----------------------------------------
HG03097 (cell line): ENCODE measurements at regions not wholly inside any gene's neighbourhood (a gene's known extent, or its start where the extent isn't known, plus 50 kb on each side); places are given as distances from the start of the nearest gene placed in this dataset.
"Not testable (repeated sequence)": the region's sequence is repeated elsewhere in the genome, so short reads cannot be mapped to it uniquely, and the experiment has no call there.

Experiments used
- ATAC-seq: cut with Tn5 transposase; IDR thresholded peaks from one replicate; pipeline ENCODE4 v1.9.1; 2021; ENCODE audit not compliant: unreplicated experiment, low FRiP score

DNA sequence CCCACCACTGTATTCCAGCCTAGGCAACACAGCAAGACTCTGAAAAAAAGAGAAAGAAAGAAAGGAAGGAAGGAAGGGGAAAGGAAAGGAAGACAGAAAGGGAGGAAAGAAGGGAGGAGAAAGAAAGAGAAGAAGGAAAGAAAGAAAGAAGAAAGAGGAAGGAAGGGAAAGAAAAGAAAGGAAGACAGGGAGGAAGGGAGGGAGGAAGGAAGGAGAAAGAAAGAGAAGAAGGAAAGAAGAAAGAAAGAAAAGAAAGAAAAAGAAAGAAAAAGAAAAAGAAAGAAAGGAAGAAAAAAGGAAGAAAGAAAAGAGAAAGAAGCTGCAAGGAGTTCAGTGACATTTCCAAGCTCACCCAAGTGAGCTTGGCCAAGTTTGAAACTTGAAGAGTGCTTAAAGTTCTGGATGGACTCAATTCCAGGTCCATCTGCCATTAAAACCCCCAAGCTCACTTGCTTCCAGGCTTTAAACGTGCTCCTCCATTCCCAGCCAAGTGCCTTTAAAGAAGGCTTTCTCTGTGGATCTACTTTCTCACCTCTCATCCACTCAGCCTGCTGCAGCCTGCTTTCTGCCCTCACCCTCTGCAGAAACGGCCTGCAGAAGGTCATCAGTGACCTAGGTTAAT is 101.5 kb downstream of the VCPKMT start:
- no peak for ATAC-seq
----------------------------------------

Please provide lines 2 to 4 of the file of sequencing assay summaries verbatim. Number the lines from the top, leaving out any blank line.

"Not testable (repeated sequence)": the region's sequence is repeated elsewhere in the genome, so short reads cannot be mapped to it uniquely, and the experiment has no call there.

Experiments used
- ATAC-seq: cut with Tn5 transposase; IDR thresholded peaks from one replicate; pipeline ENCODE4 v1.9.1; 2021; ENCODE audit not compliant: unreplicated experiment, low FRiP score